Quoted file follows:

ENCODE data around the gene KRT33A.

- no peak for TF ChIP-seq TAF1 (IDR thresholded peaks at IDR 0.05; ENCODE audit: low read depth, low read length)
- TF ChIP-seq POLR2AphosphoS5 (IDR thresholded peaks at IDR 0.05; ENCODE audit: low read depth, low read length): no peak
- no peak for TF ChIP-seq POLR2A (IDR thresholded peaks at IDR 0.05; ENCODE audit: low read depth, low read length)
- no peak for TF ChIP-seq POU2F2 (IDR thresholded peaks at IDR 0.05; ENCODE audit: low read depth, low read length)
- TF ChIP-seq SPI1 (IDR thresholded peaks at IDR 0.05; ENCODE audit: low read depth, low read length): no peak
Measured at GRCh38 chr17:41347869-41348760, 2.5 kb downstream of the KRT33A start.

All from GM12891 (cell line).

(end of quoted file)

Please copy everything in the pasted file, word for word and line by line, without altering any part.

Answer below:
ENCODE data around the gene KRT33A.

- no peak for TF ChIP-seq TAF1 (IDR thresholded peaks at IDR 0.05; ENCODE audit: low read depth, low read length)
- TF ChIP-seq POLR2AphosphoS5 (IDR thresholded peaks at IDR 0.05; ENCODE audit: low read depth, low read length): no peak
- no peak for TF ChIP-seq POLR2A (IDR thresholded peaks at IDR 0.05; ENCODE audit: low read depth, low read length)
- no peak for TF ChIP-seq POU2F2 (IDR thresholded peaks at IDR 0.05; ENCODE audit: low read depth, low read length)
- TF ChIP-seq SPI1 (IDR thresholded peaks at IDR 0.05; ENCODE audit: low read depth, low read length): no peak
Measured at GRCh38 chr17:41347869-41348760, 2.5 kb downstream of the KRT33A start.

All from GM12891 (cell line).